Better way to transplant human stem cells
A tissue-like structure created from human stem cells and implanted into a damaged region of the mouse brain improves cell survival and differentiation relative to conventional, cell-based methods. The research, published in eNeuro, encourages further investigation of this strategy and its potential to treat traumatic brain injury and neurodegeneration.
Hongyan Zou and colleagues compared two methods for transplanting human pluripotent stem cells into the frontoparietal cortex of young mice, part of which was removed. The researchers report that growing cells into a miniature, brain-like organoid for just over a month into was superior to transplanting individual neural progenitor cells. The three-dimensional structure may have helped shield transplanted cells from the damaged host brain to promote their survival.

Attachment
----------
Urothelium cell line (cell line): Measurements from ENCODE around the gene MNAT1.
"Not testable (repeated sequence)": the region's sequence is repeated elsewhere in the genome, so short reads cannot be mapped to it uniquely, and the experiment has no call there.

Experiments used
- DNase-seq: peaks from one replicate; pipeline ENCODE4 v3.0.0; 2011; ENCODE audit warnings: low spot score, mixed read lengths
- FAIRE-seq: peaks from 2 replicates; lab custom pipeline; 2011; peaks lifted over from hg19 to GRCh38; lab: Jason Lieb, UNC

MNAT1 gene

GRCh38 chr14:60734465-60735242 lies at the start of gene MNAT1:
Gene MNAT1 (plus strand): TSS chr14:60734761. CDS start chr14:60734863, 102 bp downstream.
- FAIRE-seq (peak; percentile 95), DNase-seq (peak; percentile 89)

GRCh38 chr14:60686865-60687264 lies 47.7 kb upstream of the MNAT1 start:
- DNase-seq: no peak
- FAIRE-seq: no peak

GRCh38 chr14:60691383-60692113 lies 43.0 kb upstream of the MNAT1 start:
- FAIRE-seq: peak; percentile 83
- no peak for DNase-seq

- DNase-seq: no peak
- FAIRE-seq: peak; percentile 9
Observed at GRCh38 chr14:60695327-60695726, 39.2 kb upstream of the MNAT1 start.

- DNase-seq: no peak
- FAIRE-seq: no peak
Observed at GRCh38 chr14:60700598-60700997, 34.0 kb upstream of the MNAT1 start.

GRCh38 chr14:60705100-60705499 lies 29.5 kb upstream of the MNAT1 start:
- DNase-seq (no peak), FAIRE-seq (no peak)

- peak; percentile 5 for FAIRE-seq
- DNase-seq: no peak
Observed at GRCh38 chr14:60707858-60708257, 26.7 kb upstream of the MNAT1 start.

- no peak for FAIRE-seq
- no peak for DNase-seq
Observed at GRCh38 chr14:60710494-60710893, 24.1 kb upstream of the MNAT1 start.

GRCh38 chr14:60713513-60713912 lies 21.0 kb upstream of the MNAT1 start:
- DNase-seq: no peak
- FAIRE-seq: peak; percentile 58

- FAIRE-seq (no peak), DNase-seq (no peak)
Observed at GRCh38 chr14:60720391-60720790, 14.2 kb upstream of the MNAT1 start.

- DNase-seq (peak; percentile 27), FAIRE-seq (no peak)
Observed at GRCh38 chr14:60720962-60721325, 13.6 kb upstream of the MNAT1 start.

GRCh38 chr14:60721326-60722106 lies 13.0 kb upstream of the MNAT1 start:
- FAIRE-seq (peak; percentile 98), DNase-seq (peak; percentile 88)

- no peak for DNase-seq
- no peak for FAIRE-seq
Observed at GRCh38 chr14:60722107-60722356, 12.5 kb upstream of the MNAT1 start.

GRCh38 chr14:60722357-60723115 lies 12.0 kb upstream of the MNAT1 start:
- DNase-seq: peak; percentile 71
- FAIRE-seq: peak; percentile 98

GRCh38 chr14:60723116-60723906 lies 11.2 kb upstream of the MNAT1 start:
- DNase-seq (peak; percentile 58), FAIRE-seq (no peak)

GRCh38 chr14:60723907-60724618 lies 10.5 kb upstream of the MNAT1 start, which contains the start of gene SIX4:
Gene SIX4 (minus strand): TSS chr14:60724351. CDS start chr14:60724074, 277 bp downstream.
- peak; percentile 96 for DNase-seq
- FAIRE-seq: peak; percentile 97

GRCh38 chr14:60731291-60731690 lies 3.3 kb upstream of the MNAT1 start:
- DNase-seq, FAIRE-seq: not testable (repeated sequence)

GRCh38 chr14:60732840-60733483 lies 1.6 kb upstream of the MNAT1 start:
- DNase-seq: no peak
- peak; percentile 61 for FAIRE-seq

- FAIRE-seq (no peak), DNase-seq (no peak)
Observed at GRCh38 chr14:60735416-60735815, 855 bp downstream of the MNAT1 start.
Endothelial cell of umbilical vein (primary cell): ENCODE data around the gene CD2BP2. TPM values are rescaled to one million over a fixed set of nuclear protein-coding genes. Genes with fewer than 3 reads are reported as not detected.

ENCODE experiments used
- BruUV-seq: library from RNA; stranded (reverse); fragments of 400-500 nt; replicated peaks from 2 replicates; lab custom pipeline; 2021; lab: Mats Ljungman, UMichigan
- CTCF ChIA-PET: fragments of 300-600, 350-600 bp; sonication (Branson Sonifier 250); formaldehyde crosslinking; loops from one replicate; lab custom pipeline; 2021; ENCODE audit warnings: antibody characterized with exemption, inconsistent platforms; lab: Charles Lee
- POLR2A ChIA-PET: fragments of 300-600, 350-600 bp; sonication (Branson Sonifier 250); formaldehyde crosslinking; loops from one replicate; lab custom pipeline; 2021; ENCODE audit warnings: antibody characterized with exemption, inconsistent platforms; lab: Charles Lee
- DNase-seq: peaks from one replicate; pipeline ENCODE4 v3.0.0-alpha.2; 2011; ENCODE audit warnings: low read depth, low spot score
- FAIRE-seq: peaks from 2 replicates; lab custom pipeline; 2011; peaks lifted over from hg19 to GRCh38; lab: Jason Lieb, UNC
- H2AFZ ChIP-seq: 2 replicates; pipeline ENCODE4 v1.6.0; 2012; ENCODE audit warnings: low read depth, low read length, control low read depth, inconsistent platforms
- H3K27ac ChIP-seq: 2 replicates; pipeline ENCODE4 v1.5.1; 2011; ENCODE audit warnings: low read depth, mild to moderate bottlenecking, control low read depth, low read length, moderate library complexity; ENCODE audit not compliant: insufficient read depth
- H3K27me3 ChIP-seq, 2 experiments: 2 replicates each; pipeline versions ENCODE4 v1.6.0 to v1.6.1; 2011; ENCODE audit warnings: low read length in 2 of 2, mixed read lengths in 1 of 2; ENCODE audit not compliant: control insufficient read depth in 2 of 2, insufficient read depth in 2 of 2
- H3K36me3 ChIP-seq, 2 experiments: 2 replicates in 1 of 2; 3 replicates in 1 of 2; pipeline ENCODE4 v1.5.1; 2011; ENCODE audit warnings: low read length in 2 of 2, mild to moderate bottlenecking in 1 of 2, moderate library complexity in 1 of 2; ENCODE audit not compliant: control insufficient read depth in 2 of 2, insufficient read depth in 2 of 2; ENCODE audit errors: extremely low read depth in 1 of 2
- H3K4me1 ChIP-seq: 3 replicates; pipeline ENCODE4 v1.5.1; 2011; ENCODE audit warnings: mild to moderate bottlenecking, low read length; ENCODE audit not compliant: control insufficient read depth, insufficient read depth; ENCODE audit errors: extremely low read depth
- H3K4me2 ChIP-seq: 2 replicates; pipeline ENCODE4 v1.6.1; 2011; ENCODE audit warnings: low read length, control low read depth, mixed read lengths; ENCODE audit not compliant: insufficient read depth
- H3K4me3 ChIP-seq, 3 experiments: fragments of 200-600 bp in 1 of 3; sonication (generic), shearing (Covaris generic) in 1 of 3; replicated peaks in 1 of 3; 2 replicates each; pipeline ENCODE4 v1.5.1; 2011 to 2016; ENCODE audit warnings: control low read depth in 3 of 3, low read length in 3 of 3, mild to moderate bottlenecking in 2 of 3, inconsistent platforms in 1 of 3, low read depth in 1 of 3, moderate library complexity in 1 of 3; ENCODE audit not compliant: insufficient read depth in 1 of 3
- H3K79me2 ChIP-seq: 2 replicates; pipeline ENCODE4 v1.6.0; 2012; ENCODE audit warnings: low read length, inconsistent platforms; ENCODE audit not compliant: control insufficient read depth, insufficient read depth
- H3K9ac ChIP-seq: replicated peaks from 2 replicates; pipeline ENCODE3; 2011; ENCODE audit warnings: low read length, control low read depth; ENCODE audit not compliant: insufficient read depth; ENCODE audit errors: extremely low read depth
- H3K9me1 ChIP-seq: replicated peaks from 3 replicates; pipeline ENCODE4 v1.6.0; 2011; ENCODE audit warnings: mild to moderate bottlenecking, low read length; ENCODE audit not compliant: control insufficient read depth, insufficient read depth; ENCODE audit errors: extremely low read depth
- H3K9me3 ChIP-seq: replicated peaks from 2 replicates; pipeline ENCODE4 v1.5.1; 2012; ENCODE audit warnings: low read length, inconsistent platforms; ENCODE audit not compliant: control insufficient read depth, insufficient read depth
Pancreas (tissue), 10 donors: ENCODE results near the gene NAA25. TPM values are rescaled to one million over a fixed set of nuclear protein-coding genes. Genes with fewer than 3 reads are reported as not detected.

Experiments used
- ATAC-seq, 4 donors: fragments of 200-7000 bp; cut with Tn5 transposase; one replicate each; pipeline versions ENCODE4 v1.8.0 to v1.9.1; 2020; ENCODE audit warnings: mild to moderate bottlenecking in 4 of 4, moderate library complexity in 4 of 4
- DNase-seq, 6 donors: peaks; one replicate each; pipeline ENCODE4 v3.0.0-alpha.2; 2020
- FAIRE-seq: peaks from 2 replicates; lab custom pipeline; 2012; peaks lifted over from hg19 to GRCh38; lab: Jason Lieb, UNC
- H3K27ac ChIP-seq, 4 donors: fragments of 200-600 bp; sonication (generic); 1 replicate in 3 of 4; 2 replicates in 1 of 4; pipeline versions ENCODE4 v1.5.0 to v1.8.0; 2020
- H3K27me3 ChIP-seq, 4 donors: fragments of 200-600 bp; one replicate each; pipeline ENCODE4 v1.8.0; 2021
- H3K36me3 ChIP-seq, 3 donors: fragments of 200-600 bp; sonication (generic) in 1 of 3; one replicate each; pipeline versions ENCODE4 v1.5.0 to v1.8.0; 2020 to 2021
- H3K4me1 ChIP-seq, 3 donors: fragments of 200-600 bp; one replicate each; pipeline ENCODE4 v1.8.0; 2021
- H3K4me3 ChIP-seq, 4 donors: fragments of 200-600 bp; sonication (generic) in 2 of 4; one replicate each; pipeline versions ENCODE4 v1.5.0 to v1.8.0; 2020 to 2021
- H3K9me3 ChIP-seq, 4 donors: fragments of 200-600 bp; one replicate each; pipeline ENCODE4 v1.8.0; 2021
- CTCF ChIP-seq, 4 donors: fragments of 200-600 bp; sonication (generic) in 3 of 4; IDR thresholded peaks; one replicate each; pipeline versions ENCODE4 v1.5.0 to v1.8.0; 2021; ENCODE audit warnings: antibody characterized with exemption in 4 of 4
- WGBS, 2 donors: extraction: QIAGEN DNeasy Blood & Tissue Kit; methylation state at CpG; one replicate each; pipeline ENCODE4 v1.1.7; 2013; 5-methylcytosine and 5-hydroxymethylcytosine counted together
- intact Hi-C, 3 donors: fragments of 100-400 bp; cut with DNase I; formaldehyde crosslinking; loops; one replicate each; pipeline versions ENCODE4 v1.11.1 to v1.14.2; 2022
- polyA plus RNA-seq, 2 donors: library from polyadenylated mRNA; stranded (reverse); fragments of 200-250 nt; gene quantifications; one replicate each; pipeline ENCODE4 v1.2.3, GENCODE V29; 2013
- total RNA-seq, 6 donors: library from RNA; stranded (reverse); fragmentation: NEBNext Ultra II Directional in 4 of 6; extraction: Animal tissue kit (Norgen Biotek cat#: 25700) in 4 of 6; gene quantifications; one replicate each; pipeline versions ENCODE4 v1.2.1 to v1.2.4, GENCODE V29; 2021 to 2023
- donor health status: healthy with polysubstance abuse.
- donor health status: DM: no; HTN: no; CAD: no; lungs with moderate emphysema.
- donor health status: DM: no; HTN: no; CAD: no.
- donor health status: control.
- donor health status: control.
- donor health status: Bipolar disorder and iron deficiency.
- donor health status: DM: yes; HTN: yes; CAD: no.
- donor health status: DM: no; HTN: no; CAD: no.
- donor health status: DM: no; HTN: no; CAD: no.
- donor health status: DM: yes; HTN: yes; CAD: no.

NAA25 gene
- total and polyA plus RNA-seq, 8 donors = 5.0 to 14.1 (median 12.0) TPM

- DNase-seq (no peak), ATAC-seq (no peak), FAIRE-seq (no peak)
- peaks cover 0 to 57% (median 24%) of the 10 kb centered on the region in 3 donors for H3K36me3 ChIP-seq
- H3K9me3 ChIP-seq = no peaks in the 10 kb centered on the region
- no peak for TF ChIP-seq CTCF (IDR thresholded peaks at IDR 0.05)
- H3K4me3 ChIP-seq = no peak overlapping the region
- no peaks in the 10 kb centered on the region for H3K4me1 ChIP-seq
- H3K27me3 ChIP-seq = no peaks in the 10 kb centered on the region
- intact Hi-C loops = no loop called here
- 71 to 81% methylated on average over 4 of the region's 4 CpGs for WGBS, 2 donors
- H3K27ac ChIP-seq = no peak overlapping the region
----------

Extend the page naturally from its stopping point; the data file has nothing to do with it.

These findings, together with a previous study demonstrating the feasibility of a similar cell replacement technique, provides a new way to study human brain development and disease progression in the laboratory. They also warrant consideration of the ethical issues associated with the development of cerebral organoids for therapeutic purposes.
More information: Vascularization and engraftment of transplanted human cerebral organoids in mouse cortex, eNeuro, DOI: 10.1523/ENEURO.0219-18.2018